9. The implication that the government’s Global Britain agenda requires some kind of intervention to re-establish global aviation connectivity beyond what the market itself determines is necessary is extraordinarily out-of-alignment with the UK’s hosting of the international climate negotiations at COP26 in Glasgow, starting in just 2 weeks time. This is attempting, against the planetary ‘Code Red’ issued by the United Nations, to find every conceivable way of reducing emissions in order to prevent climate collapse. It is not attempting to continue superserving a tiny proportion of the population mostly for discretionary leisure purposes (see figure below). That the pro-aviation version of a Global Britain agenda might be thought capable of competing with or sitting alongside the other one must be an indication of the extent to which the aviation sector and DfT policymakers are completely out of touch with climate realities.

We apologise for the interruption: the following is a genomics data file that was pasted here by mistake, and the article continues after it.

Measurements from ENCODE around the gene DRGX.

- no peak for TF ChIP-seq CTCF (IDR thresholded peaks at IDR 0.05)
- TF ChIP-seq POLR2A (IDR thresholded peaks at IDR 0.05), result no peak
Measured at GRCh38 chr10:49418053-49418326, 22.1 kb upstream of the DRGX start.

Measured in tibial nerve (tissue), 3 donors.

10. Within the UK the same point applies. Transport services and infrastructure are going to have to undergo a beyond-challenging transformation, starting immediately, if transport emissions as a whole - which showed no reduction at all across the 2010s, static at 165Mt - are to be more than halved by 2035. This will have to involve modal shift away from high carbon modes like aviation and towards all other low carbon options, and therefore a rethinking of what ‘regional connectivity’ means in this new world. Continuing investment in high carbon approaches from the past is no longer possible.



October 2021



[1] Per capita emissions from domestic and international flights, displayed as a table (not map)